At block 730, the UE may verify whether data buffer for uplink transmission is empty. The data buffer is a buffer which stores PDCP Service Data Units (SDUs), PDCP Protocol Data Units (PDUs) and RLC PDUs for initial transmission or retransmission and is referred to as the buffer hereafter. For instance, the buffer may be monitored by the UE connection manager, or in an alternative embodiment by the RRC layer or MAC layer. The method 700 may proceed to block 740 if the buffer is empty, or may proceed to block 732 if the buffer is not empty. At block 732, the UE may wait for a preset time or until the buffer is empty and proceed to block 734, where the UE may verify whether implementing the FD procedure is still valid, as described above. If the FD procedure is determined to be still valid, the method 700 may proceed to block 740, otherwise the method 700 may end. At block 740, the UE may verify whether the UL TA is maintained. The method 700 may proceed to block 750 if the UL TA is still maintained, or may proceed to block 742 otherwise. At block 742, the UE may decide whether to send the FD indication, for instance by deciding whether to implement the FD procedure in an explicit manner. The UE decision may also be based on FD configuration, user preference, or network setup. The FD configuration may include a setting such that the UE can determine whether to initiate the FD procedure when TA is not maintained based on whether the UE would benefit in power efficiency from transmitting to the network in order to move to idle mode or whether it would be sufficient to remain in a timing unaligned status in RRC connected mode. The method 700 may end when implicit FD is decided, allowing the uplink time alignment timer to expire. The other embodiments of explicit or implicit decision are discussed above.

At block 760, the UE transmits FD indication to the network. The indication may be an RRC message or MAC control element which are also described above, the method to be implemented in the UE may be based on system design decision or a network protocol standard for instance 3GPP TS36.331. At block 770, the UE may start the inhibit timer since the FD indication has been sent to allow the delay between FD indications and hence reduce their frequency during connected mode. The method 700 may then return back to block 710 to restart the FD procedure.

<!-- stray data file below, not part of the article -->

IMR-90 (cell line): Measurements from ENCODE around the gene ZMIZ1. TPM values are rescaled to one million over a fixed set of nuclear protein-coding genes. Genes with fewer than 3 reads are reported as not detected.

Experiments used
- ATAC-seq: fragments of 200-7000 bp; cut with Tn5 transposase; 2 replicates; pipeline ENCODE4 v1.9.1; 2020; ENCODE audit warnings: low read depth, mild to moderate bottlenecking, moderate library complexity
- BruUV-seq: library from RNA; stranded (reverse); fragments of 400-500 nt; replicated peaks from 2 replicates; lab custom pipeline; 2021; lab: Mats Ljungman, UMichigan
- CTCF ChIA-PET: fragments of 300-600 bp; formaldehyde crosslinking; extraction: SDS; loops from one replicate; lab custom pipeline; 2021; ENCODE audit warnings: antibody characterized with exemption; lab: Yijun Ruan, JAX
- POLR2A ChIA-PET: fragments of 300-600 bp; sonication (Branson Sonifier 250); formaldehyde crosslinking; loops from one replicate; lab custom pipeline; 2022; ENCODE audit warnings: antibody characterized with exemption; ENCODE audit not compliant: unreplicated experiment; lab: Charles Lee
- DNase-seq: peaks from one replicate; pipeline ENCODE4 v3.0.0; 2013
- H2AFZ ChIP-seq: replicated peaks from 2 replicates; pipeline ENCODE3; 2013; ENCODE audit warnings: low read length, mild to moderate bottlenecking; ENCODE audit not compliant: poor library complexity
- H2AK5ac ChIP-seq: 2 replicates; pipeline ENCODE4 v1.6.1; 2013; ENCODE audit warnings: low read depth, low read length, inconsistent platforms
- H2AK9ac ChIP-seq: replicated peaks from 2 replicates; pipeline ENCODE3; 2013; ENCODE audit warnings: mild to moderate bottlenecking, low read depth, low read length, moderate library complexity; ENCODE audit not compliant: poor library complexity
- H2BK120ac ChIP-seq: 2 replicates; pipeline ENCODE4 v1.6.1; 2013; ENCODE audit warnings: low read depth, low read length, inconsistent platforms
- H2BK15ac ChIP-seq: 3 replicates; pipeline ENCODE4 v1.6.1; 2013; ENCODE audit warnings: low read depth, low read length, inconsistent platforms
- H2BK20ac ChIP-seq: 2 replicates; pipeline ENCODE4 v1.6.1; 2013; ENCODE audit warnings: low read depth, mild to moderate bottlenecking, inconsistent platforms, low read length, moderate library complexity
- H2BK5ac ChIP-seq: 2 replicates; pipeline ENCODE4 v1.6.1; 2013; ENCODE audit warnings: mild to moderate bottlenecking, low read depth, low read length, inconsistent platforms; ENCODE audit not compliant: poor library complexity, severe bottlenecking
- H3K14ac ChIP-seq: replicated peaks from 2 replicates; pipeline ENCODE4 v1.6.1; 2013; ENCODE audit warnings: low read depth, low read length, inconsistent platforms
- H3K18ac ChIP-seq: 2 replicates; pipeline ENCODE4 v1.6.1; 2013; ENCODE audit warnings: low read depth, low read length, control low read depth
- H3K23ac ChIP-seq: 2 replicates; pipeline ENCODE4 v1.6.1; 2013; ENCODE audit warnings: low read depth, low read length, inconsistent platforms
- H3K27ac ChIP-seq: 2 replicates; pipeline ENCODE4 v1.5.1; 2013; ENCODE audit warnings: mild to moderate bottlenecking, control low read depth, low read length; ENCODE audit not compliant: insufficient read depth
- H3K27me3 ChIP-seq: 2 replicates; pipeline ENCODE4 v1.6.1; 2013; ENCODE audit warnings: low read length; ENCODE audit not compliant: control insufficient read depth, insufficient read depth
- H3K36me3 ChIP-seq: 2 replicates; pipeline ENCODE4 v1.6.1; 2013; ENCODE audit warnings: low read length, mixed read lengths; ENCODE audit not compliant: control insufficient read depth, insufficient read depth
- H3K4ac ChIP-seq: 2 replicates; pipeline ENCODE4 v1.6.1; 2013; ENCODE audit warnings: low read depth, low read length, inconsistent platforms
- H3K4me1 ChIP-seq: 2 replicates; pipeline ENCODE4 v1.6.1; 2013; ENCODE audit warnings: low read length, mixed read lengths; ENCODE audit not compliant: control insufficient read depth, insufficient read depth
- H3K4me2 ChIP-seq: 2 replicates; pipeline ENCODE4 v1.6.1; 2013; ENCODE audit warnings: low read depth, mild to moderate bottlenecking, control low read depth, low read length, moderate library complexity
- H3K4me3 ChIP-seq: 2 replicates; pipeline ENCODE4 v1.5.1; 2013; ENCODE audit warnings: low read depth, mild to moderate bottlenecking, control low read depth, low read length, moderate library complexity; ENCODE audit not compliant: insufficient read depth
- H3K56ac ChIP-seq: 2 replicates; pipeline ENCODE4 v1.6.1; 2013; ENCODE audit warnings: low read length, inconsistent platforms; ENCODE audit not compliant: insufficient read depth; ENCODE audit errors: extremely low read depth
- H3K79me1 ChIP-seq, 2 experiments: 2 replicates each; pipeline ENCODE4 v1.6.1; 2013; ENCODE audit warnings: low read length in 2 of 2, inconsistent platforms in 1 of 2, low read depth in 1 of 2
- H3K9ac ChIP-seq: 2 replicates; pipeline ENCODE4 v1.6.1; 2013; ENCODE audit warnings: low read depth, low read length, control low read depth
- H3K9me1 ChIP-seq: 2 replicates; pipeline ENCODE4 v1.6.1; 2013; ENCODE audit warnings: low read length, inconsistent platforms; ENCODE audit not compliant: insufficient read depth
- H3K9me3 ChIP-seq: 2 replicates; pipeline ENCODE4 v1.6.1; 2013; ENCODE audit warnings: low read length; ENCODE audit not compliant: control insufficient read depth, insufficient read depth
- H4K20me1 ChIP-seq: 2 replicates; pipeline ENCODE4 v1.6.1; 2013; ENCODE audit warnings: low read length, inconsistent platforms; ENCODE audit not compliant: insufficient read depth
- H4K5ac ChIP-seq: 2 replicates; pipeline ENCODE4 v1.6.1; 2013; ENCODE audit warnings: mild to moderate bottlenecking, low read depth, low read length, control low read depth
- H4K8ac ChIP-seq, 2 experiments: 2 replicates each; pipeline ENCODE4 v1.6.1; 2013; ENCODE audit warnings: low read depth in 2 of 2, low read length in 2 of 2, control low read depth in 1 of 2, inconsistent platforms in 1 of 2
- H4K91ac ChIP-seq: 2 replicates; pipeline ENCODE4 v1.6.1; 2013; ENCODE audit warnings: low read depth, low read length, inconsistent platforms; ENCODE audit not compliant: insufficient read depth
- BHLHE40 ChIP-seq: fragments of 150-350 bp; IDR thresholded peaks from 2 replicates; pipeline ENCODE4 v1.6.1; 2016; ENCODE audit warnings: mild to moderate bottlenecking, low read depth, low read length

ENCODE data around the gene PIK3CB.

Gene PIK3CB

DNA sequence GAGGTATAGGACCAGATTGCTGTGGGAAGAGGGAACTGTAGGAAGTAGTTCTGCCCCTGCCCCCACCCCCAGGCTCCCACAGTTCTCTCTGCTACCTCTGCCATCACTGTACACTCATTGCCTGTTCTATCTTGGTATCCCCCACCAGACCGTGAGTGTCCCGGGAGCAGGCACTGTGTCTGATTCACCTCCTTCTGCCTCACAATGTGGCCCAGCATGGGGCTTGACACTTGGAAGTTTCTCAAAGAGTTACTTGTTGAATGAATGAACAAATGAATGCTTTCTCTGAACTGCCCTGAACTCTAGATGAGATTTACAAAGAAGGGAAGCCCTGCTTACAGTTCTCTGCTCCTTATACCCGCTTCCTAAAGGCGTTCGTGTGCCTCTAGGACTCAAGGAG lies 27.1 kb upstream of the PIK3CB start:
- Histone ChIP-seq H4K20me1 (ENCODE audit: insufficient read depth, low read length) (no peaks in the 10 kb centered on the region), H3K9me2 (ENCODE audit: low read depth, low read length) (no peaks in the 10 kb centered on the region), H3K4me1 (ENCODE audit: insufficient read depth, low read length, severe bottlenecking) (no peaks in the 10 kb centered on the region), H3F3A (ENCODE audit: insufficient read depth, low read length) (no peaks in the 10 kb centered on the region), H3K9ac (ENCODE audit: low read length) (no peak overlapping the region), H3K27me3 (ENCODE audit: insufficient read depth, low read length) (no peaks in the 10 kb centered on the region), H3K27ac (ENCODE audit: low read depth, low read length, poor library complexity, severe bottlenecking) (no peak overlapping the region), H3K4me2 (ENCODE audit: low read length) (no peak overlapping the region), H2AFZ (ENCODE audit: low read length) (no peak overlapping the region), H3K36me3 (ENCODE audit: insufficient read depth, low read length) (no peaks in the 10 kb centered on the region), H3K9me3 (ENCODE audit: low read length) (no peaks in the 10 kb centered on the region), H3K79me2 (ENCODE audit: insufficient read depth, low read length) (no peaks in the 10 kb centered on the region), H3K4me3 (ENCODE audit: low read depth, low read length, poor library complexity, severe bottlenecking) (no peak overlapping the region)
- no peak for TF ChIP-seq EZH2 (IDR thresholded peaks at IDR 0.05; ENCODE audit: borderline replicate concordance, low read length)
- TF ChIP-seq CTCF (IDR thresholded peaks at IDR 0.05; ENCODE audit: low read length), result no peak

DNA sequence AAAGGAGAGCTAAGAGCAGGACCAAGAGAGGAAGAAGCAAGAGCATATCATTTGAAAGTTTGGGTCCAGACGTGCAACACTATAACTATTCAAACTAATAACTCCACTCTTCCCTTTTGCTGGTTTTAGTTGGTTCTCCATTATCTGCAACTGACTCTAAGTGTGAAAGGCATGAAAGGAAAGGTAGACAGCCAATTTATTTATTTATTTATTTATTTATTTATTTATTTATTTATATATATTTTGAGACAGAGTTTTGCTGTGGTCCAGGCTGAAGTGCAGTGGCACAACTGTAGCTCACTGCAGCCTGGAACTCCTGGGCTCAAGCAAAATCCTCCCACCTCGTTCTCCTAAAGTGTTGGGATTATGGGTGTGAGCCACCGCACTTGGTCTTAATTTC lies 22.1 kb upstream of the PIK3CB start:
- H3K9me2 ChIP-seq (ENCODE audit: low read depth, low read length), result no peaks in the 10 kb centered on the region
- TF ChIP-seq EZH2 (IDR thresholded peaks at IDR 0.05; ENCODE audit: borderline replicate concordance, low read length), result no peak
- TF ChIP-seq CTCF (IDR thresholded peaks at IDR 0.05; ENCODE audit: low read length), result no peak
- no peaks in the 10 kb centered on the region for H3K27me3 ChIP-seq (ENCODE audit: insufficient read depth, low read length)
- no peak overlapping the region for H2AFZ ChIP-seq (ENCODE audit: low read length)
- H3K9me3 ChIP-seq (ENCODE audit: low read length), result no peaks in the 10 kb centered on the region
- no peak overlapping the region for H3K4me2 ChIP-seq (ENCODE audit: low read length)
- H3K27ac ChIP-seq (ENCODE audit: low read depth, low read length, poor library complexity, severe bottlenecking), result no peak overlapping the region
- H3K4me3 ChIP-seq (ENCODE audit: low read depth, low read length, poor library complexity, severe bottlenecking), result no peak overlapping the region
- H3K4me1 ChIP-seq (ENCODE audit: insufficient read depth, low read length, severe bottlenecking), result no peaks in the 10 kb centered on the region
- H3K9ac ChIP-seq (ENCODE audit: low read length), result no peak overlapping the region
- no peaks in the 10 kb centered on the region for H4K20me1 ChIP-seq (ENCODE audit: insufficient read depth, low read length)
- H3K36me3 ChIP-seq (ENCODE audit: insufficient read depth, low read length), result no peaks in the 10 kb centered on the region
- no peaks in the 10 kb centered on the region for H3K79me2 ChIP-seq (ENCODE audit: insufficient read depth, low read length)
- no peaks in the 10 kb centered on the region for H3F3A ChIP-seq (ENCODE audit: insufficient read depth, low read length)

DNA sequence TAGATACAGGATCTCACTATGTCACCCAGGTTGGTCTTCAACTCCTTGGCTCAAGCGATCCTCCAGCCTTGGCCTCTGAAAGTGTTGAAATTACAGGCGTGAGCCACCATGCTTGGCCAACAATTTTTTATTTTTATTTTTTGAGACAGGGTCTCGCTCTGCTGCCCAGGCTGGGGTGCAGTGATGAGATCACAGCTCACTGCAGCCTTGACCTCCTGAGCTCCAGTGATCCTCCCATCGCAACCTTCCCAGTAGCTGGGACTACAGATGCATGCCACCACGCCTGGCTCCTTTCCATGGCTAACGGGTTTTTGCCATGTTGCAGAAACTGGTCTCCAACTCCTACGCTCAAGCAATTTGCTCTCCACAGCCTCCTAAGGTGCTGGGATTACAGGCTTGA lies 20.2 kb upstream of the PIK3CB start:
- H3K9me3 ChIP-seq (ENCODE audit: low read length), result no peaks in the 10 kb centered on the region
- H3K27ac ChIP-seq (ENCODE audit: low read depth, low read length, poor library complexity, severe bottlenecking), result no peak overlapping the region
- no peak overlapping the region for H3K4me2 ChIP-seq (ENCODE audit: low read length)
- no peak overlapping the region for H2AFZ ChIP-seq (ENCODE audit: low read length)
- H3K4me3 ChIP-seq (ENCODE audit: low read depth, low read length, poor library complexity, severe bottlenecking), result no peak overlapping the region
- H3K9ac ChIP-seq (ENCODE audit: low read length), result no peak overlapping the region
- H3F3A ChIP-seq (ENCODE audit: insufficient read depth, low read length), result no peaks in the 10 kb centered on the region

FIG. 8 illustrates a method 800 for implementing the FD procedures or functions associated with the network or ENB. At block 810, the ENB may wait until it receives a no more data (NMD) indication from the UE. When it receives the indication from the UE, the method 800 moves on to block 815. At block 815, the ENB may check the validity of the FD indication. First of all the ENB may check if there is any downlink data available for the UE. If any downlink data is available, then the FD procedure may proceed to the block 820 and end. Otherwise, the ENB may verify the message authentication code (MAC) for integrity protection if RRC FD indication is received. If the MAC is correct the FD procedure may proceed to the block 820 and thereafter to the block 830. If MAC FD is received, the ENB may check to determine whether previously received BSR indicated an empty buffer or whether the ENB may provide a small uplink grant to the UE to trigger a new BSR in order to verify that the buffer is empty. If the buffer is confirmed empty the FD procedure may proceed to the block 820 and then to block 830, otherwise the FD procedure may end. For improvement of security of MAC FD indication, the MAC FD control element may be extended to contain a short MAC for integrity protection. The short MAC may be calculated using C-RNTI, Physical cell Id, current system frame number, for example. If the short MAC is correct, the FD procedure proceeds to 830, otherwise proceeds to 820 and ends. At block 830, the ENB may decide whether to transition the UE from the connected mode to the idle mode. The method 800 may proceed to block 850 if the condition of block 830 is met, otherwise the UE may proceed to block 831. At block 831, the ENB may verify whether the UE maintains UL TA. The method 800 may proceed to block 833 if the condition of block 831 is met, otherwise the FD procedure may end. At block 833, the ENB may decide to release the UEs uplink resources implicitly or explicitly. The method 800 may proceed to block 834 if implicit implementation is decided, otherwise the method 800 may proceed to block 835. At block 834, the ENB may stop sending TA commands to the UE, which may be MAC control elements (CE), so the UE will loose uplink time synchronization and hence release the uplink resources after expiration of a certain time. Alternatively, at block 835, the ENB may explicitly release the UEs uplink resources by transmitting an RRC connection reconfiguration message or a MAC CE, for instance to release uplink resources.

FIG. 9 illustrates a wireless communications system including an embodiment of the UE 901. The UE 901 is operable for implementing aspects of the disclosure, but the disclosure should not be limited to these implementations. Though illustrated as a mobile phone, the UE 901 may take various forms including a wireless handset, a pager, a personal digital assistant (PDA), a portable computer, a tablet computer, or a laptop computer. Many suitable devices combine some or all of these functions. In some embodiments of the disclosure, the UE 901 is not a general purpose computing device like a portable, laptop or tablet computer, but rather is a special-purpose communications device such as a mobile phone, a wireless handset, a pager, a PDA, or a telecommunications device installed in a vehicle. In another embodiment, the UE 901 may be a portable, laptop or other computing device. The UE 901 may support specialized activities such as gaming, inventory control, job control, and/or task management functions, and so on.